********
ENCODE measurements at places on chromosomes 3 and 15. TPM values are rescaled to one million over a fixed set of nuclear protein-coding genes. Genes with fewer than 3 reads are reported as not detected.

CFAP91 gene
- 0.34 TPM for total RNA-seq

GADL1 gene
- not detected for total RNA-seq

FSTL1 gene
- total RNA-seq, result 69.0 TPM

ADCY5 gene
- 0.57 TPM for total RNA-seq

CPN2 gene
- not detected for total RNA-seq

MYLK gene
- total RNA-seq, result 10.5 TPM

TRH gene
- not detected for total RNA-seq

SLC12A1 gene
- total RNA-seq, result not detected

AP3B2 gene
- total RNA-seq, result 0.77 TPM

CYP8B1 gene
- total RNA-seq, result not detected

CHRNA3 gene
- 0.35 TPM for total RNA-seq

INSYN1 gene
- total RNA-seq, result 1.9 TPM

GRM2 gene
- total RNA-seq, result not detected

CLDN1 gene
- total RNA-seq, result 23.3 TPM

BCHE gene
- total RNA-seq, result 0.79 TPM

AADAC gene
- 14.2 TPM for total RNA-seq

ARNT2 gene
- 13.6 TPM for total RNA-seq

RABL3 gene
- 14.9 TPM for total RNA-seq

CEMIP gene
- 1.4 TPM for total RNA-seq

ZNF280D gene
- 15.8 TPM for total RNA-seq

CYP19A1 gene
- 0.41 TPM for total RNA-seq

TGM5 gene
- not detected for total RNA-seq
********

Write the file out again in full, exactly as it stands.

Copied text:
ENCODE measurements at places on chromosomes 3 and 15. TPM values are rescaled to one million over a fixed set of nuclear protein-coding genes. Genes with fewer than 3 reads are reported as not detected.

CFAP91 gene
- 0.34 TPM for total RNA-seq

GADL1 gene
- not detected for total RNA-seq

FSTL1 gene
- total RNA-seq, result 69.0 TPM

ADCY5 gene
- 0.57 TPM for total RNA-seq

CPN2 gene
- not detected for total RNA-seq

MYLK gene
- total RNA-seq, result 10.5 TPM

TRH gene
- not detected for total RNA-seq

SLC12A1 gene
- total RNA-seq, result not detected

AP3B2 gene
- total RNA-seq, result 0.77 TPM

CYP8B1 gene
- total RNA-seq, result not detected

CHRNA3 gene
- 0.35 TPM for total RNA-seq

INSYN1 gene
- total RNA-seq, result 1.9 TPM

GRM2 gene
- total RNA-seq, result not detected

CLDN1 gene
- total RNA-seq, result 23.3 TPM

BCHE gene
- total RNA-seq, result 0.79 TPM

AADAC gene
- 14.2 TPM for total RNA-seq

ARNT2 gene
- 13.6 TPM for total RNA-seq

RABL3 gene
- 14.9 TPM for total RNA-seq

CEMIP gene
- 1.4 TPM for total RNA-seq

ZNF280D gene
- 15.8 TPM for total RNA-seq

CYP19A1 gene
- 0.41 TPM for total RNA-seq

TGM5 gene
- not detected for total RNA-seq